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Global Conservation Priorities Grant Program

EarthWatch Institute

Grant amount: US $20,000 - US $80,000

Anticipated deadline: The deadline for this grant has passed

Applicant type: Postdoctoral Researcher Faculty Working Professional

Funding uses: Research

Location of project: Anywhere in the world

Location of residency: Preferred: South-Eastern Asia, Bhutan, Bolivia, Brazil, Chile, Cuba, New Zealand Other eligible locations: Anywhere in the world

Degree requirements: Applicants must have a completed PhD


Global Conservation Priorities Program

Human activities are causing a biodiversity crisis, with extinction rates up to 1000 times higher than background extinction. Extinction is eroding the ecosystem services upon which all life depends for well-being. This call for proposals focuses on research that takes action to prevent and address extinction, habitat loss, and reduction of ecosystem services (clean air and water, fertile soil, sustainable food production) in vulnerable locations. Some of the most vulnerable locations are characterized by a significant lack of science that has resulted in gaps in what we need to know in order to better manage and conserve their flora, fauna, and ecological processes. The location of and threats to biodiversity are distributed unevenly, so prioritization is essential to minimize biodiversity loss.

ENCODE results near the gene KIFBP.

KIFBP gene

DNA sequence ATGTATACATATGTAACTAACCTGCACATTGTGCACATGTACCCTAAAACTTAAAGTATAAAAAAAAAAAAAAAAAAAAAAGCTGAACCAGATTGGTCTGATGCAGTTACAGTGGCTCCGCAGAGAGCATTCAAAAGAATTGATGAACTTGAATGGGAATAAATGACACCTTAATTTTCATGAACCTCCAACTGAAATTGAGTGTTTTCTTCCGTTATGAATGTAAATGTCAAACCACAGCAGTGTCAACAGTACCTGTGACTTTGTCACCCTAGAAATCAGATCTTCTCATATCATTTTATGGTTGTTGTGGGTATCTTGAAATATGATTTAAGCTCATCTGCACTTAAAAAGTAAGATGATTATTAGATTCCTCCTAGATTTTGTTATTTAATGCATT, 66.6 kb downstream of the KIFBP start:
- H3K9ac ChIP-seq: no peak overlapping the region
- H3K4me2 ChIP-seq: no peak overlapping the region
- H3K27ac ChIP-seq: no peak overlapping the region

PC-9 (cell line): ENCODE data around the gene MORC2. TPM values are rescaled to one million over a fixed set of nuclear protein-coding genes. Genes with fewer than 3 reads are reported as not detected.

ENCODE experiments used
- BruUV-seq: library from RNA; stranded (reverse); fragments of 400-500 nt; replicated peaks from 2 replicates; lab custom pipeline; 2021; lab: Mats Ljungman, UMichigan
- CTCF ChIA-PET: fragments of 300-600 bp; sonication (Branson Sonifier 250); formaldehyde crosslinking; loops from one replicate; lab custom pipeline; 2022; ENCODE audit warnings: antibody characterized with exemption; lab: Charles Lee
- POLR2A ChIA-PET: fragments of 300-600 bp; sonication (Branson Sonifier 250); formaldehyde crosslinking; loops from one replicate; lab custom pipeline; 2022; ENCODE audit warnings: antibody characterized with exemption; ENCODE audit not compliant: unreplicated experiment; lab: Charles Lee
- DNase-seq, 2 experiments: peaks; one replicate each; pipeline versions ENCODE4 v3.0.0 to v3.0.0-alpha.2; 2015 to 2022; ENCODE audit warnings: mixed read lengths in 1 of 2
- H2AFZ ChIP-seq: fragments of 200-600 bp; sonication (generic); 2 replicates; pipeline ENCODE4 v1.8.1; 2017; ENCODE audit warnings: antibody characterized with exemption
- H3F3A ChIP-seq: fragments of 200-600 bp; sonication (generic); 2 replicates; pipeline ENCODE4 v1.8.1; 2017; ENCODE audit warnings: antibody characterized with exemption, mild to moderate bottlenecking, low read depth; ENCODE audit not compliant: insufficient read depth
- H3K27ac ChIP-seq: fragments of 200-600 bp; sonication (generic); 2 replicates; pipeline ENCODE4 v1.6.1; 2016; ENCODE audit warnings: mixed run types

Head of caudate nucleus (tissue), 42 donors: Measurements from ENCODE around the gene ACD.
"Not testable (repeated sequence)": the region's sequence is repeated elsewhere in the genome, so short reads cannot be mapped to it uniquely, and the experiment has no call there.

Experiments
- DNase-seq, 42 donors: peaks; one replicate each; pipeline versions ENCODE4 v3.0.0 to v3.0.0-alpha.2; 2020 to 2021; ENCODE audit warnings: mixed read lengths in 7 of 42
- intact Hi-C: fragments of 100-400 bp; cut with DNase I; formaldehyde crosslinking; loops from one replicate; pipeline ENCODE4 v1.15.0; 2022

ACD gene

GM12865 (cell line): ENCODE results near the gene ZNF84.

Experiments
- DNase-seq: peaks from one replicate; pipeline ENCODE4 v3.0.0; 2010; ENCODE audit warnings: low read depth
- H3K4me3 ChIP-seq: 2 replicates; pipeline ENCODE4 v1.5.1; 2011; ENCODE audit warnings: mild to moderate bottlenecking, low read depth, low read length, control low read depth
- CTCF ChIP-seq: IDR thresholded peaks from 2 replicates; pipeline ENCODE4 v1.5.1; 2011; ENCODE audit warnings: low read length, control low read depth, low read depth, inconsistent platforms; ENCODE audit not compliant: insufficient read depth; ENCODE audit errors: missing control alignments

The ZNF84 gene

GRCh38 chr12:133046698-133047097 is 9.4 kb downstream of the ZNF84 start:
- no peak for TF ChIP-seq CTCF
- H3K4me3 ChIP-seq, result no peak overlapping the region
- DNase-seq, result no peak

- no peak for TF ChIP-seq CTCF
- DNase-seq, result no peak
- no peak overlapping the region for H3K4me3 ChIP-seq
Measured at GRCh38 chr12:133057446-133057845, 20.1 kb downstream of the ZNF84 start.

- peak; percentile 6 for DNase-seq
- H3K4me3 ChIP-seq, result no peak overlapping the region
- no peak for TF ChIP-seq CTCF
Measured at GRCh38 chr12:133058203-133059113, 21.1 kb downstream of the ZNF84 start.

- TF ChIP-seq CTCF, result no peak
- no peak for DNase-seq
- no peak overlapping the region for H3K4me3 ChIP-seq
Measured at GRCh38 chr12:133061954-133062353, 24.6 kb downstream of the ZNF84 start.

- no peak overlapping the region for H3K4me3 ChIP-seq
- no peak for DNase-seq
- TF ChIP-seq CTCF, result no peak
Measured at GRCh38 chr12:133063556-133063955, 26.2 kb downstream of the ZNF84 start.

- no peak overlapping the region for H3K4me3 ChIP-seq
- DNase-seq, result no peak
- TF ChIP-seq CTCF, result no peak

Earthwatch seeks research proposals from scientists for projects that will address global change impacts on ecosystems by

  • Increasing scientific knowledge and public awareness of environmental challenges to species and their habitat, while providing locally relevant solutions
  • Increasing partnerships with grassroots organizations, as well as with governmental and non-governmental organizations (NGOs) at local and international levels
  • informing management plans and environmental policies 

Focal Global Conservation Priorities Program Topics

Earthwatch invites proposals for field-based research by qualified scientists on the following topics: 

  • Biodiversity conservation, including native species reintroductions and maintenance of genetic diversity
  • Human-wildlife coexistence, including the reduction of conflict between humans and wildlife, the reduction of wildlife damage to crops and forests, and noninvasive pest control
  • Food-web functionality including keystone species and biodiversity, food-web relationships driven by apex predators, pollinators, large herbivores, and other keystone species
  • Adaptation to climate change-associated impacts
  • Habitat connectivity for migratory species and preserving capacity for climate-change induced range shifts.

For 45 years, in order to find sustainable solutions to global change, Earthwatch has sent scientists into the field assisted by citizen-scientist volunteers. Collectively, the goal is to support projects that produce rigorous, relevant and impactful science. Participation by volunteers increases the broader impacts of the research it supports. Citizen scientists return home with a deeper awareness of what is at stake and greater commitment to address conservation challenges.